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What Triggers Migraines With Aura

Migraines With Aura Cause Some Migraine Sufferers To See Geometric Patterns And Shiny Waves Heres What You Need To Know About This Type Of Migraine

The most well-known phase of a migraine is the headache phase. However, for about 10% to 30% of migraine sufferers, the head pain comes with some very distinct warning signs, commonly called an aura.

A migraine aura is a neurological phenomenon most commonly associated with visual disturbances before the onset of a headache. You may see things like zig zag lines, flashing lights, or other visual effects before your migraine begins.

However, some auras may involve sensory symptoms or speech and language disturbances.1,2

Read on to find out more about the causes and symptoms of this common type of migraine and learn how you can get relief when it does strike.

Learn More About Migraine Aura Without Headache Why You Should Visit A Doctor And Available Treatment Options

A small percentage of people with migraine experience an aura that is not followed by head pain. Migraine aura without headache is fairly uncommon and can be hard to distinguish from other visual disturbances, so we reached out to Dr. Kathleen Digre to learn more.

Dr. Digre is a distinguished professor of neurology and ophthalmology and director of the Headache Clinic at the University of Utah. She is also the immediate past president of the American Headache Society and a former president of the North American Neuro-Ophthalmology Society.

Visual Impairments Associated With Migraine Can Happen With Or Without A Headache

“Ocular Migraine” is a term that has been used to refer to a number of migraine subtypes that are characterized by a variety of visual disturbances including visual loss, blind spots, zig-zag lines, or seeing stars. Unlike other forms of migraine, they may occur without any accompanying head pain. It’s not uncommon for a single patient to experience a wide range of visual symptoms. Here’s what you need to know to better understand the migraine subtypes that affect vision.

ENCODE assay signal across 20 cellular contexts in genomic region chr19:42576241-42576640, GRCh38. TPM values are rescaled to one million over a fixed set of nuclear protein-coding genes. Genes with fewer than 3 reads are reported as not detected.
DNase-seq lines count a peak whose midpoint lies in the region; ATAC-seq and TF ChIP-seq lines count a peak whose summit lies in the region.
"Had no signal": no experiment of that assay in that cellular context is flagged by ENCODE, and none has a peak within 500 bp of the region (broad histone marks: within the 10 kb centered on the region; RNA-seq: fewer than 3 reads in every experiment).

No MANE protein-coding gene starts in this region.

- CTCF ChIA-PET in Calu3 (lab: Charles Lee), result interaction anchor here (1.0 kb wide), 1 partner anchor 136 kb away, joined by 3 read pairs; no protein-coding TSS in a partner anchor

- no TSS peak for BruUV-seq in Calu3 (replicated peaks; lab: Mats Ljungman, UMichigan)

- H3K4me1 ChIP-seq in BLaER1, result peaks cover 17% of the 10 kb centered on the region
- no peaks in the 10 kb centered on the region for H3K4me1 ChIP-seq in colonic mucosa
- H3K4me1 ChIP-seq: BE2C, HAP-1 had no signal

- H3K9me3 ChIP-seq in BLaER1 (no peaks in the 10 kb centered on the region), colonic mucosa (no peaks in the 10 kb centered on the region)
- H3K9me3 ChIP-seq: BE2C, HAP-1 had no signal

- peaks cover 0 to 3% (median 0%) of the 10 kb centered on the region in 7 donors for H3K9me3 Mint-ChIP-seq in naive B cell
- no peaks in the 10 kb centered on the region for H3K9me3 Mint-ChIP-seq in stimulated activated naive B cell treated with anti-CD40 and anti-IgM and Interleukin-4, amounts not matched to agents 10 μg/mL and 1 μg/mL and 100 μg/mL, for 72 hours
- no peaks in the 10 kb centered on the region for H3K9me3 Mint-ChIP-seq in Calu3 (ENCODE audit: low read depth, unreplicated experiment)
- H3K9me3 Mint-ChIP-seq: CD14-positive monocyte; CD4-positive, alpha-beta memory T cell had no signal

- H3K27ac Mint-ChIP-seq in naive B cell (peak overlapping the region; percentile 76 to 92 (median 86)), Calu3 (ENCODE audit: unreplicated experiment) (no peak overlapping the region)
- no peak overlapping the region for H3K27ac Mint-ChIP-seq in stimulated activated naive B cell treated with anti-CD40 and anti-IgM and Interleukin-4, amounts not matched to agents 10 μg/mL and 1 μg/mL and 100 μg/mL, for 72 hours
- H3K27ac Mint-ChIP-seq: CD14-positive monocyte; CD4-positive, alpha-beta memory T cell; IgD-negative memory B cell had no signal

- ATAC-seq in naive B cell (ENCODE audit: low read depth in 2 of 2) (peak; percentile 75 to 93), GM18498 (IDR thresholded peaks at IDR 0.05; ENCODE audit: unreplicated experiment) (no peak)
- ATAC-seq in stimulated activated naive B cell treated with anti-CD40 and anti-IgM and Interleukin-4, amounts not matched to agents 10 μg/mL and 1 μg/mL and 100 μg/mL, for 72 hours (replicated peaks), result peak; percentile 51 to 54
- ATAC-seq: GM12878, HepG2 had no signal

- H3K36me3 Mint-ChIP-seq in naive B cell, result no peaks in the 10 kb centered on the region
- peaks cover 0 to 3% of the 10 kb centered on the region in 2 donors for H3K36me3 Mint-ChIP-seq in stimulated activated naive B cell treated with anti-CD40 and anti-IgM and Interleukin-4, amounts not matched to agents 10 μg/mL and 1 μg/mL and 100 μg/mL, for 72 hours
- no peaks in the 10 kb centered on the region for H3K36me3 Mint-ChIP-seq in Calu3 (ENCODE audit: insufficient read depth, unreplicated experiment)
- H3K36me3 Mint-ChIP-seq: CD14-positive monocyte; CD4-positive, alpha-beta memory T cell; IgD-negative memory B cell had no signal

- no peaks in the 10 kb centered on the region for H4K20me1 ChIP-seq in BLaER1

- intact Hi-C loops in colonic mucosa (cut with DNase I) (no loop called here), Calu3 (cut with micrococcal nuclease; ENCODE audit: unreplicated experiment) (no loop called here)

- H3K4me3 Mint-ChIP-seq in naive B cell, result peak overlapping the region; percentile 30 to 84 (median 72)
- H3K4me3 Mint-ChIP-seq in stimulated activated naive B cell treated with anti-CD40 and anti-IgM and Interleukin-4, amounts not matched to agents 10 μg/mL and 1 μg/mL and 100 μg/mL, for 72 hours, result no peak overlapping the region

What Are The ‘red Flags’ That My Visual Symptoms Are Not Due To Migraine

The typical symptoms of a visual migraine are “positive,” meaning that there is something shimmering or sparkling that is disrupting the vision. Migraines are less likely to cause “negative” symptoms of pure visual darkness. An episode of visual darkness typically requires additional evaluation for other conditions, including a “mini-stroke” .

Are There Other Types Of Migraine That Occur In Children And Adolescents

Migraine vs. headache: How to tell the difference

Yes, other types are grouped as either complicated migraine or migraine variants.

Complicated migraines are migraines with neurological symptoms, including:

  • Paralysis or weakness of the eye muscles that keep the eye in its normal position and control its movement. This was previously called an ophthalmoplegic migraine.
  • Weakness on one side of the body. This is called a hemiplegic migraine.
  • Pain at the base of the skull as well as numbness, tingling, visual changes and balance difficulties . This is called basilar migraine.
  • Confusion and speech and language problems. This is called confusional migraine and may also occur after a minor head injury.
  • Migraine variants are disorders in which the symptoms appear and disappear from time to time. Headache pain may be absent. Migraine variants are more common in children who have a family history of migraine or who will develop migraine later in life. Migraine variants include:
  • Paroxysmal vertigo – dizziness and vertigo that is brief, sudden, intense, and recurs.
  • Paroxysmal torticollis – sudden contraction of the neck muscles on one side of the head that causes the head to “tilt” to one side.